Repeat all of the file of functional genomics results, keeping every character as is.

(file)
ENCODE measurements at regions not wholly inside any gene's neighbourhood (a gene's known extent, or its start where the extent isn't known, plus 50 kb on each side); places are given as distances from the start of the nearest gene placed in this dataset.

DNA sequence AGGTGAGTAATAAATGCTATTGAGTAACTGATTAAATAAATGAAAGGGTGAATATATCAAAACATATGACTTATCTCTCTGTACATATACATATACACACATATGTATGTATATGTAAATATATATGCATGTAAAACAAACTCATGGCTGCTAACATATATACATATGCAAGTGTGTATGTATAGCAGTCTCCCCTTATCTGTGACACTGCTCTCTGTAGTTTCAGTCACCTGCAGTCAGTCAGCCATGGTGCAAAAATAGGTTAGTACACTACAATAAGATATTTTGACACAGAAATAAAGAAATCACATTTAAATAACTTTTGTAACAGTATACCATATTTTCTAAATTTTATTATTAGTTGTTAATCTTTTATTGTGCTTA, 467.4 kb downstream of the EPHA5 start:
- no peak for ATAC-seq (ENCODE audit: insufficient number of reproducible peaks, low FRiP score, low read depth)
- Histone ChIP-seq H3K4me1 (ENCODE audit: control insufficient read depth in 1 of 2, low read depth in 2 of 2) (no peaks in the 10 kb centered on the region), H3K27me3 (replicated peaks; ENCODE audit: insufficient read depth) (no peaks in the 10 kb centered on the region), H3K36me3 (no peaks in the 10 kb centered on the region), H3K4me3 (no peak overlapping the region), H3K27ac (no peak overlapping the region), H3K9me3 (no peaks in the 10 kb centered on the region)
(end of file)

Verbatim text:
ENCODE measurements at regions not wholly inside any gene's neighbourhood (a gene's known extent, or its start where the extent isn't known, plus 50 kb on each side); places are given as distances from the start of the nearest gene placed in this dataset.

DNA sequence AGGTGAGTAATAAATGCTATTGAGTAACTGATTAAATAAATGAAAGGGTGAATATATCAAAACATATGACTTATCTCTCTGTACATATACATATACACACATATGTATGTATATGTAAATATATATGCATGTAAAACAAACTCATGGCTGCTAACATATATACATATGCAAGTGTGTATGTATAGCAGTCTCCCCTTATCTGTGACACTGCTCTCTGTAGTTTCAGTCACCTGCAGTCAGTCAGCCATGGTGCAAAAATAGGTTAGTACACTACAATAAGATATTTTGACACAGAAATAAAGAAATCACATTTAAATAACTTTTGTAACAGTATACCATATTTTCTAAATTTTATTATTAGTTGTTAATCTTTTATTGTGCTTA, 467.4 kb downstream of the EPHA5 start:
- no peak for ATAC-seq (ENCODE audit: insufficient number of reproducible peaks, low FRiP score, low read depth)
- Histone ChIP-seq H3K4me1 (ENCODE audit: control insufficient read depth in 1 of 2, low read depth in 2 of 2) (no peaks in the 10 kb centered on the region), H3K27me3 (replicated peaks; ENCODE audit: insufficient read depth) (no peaks in the 10 kb centered on the region), H3K36me3 (no peaks in the 10 kb centered on the region), H3K4me3 (no peak overlapping the region), H3K27ac (no peak overlapping the region), H3K9me3 (no peaks in the 10 kb centered on the region)